According to Kathimerini.gr, Athens has turned down a request by Austrian Interior Minister Johanna Mikl-Leitner to visit Greece next week amid growing tensions between the two EU states over Vienna’s strong-arm approach to the handling of Europe’s migrant crisis.
The Greek Foreign Ministry said Austria must first roll back the unilateral measures agreed during a meeting with Balkan states in Vienna on Wednesday, according to the same source.
The meeting was aimed at coordinating border restrictions across the region to limit the migrant flow.
Greece, which was snubbed from the talks, accused Austria of an “unfriendly act.”
On Thursday Greece recalled its ambassador to Vienna.
Greece has recalled its ambassador to Austria amid growing tensions between the two countries over Vienna’s strong-arm approach to the handling of Europe’s migrant crisis.
Enraged at its exclusion from a mini-summit of Balkan states convened by Austria on Wednesday, Athens hit back denouncing what it described as diplomacy that had “roots in the 19th century”.
At the meeting nations along the migrant route agreed to step up restrictions, including closing borders, to stem the number of immigrants flowing into Europe, effectively stranding thousands in Greece.
Issuing a furious statement, the Greek foreign minister, Nikos Kotzias, said Athens had recalled its ambassador “to preserve friendly relations between the states and the people of Greece and Austria”.
“The big problems of the European Union cannot be handled with thoughts, mentalities and supra-institutional initiatives that have their roots in the 19th century,” the statement said. “Such acts undermine the foundations and the process of European unification.”
Speaking before a crucial meeting of European ministers in Brussels on Thursday, the Greek migration minister, Yannis Mouzalas, said Greece would not be left by the rest of the EU to become the “Lebanon of Europe” by hosting millions of migrants and refugees.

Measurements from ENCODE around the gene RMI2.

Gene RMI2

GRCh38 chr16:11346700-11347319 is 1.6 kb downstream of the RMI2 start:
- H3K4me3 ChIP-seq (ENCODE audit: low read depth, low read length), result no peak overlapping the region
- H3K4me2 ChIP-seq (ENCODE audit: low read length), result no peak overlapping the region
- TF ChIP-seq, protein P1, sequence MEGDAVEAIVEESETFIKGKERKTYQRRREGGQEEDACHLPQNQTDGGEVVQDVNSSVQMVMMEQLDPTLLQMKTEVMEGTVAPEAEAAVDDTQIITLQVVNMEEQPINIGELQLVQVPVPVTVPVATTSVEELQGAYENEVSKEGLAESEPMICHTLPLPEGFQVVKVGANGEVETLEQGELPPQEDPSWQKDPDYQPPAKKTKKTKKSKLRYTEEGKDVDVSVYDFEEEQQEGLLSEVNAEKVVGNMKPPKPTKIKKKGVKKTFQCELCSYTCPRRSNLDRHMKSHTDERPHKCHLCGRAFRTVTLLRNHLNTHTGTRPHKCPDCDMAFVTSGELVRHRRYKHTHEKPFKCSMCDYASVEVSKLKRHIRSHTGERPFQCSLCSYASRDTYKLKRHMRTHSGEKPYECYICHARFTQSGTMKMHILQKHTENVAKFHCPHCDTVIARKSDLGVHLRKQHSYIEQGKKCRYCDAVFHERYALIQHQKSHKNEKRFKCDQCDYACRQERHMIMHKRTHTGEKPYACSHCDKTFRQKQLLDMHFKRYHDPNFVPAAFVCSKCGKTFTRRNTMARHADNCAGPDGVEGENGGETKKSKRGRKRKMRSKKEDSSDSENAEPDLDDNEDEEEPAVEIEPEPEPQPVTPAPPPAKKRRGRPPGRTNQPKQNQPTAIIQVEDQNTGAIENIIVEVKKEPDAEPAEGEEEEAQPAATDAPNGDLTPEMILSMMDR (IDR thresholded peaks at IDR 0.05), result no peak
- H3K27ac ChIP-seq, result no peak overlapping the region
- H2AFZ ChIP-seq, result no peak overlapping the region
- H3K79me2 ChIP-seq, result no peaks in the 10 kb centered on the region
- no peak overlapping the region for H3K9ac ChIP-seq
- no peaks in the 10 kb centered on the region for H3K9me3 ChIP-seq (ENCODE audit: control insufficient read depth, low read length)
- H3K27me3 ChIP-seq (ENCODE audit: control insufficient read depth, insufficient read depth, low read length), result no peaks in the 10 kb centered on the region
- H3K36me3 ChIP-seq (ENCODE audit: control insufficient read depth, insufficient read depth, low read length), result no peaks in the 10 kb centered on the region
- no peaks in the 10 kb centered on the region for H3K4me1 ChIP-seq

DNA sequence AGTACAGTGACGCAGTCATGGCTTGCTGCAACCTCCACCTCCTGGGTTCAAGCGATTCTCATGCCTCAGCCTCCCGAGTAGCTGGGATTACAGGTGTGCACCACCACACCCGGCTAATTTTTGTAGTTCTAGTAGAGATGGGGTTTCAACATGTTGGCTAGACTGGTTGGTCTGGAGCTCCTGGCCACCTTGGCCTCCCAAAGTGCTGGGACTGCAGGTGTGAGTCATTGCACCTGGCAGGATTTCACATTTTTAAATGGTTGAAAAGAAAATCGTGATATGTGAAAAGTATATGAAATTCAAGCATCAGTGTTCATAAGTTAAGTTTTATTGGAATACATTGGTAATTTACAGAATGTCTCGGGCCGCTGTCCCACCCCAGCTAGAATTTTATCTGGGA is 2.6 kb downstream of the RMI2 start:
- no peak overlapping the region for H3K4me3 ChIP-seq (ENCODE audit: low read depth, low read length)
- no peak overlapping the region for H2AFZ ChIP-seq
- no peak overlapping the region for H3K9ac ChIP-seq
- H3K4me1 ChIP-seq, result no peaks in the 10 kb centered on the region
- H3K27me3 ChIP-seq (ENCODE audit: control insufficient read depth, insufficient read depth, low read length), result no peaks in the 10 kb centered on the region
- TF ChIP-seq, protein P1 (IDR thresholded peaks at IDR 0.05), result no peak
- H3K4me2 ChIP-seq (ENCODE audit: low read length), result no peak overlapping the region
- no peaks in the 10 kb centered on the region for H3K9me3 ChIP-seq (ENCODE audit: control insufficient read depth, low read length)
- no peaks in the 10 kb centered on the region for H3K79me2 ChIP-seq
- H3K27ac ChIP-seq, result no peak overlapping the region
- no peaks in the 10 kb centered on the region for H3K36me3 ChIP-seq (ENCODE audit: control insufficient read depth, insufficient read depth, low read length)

“A very large number here will attempt to discuss how to address a humanitarian crisis in Greece that they themselves intend to create,” Mouzalas told reporters. “Greece will not accept unilateral actions. Greece can also carry out unilateral actions. Greece will not accept becoming Europe’s Lebanon, a warehouse of souls, even if this were to be done with major [EU] funding.”
Last week, a conference was hosted by the Austrian government in Vienna and attended by countries on the Balkan migration route. The fact that Germany, Greece and the EU weren’t invited to send representatives was received as a signal of disunity within the EU regarding the refugee and migrant crisis for Greece especially.
The German news agency DPA and DW called the Vienna meeting, which was officially entitled “Managing Migration Together,” a “foreclosure signal from Vienna,” and reported Austrian Foreign Minister Sebastian Kurz as saying that the purpose of the conference is to “send a clear signal that we will reduce the flow (of migrants).”
The Vienna conference was attended by the foreign and interior ministers of Austria, FYROM, Serbia, Croatia and Slovenia, in the hope of reaching an agreement between them about restrictions on migration to Europe.
The European Union’s migration commissioner warned Thursday the block’s migration system risks a complete breakdown. Underscoring the deepening EU rifts over the issue, Greece has recalled its ambassador to Austria after not being invited to a migrant meeting.
Speaking after migration talks in Brussels, European Commissioner Dimitris Avramopoulos warned EU member states have just over a week to make progress on the migrant standoff before a summit with Turkey on March 7.
“In the next 10 days, we need tangible and clear results on the ground. Otherwise, there is a danger, a risk that the whole system will completely break down,” said Avramopoulos.
Austria will soon come to realise that its behaviour during the refugee crisis has been an enormous mistake, Greek Minister of Immigration Policy Ioannis Mouzalas said in an exclusive interview with EurActiv Greece.
Sources: kathimerini.gr, EurActiv, Guardian.Com, Sputnik, DW.de
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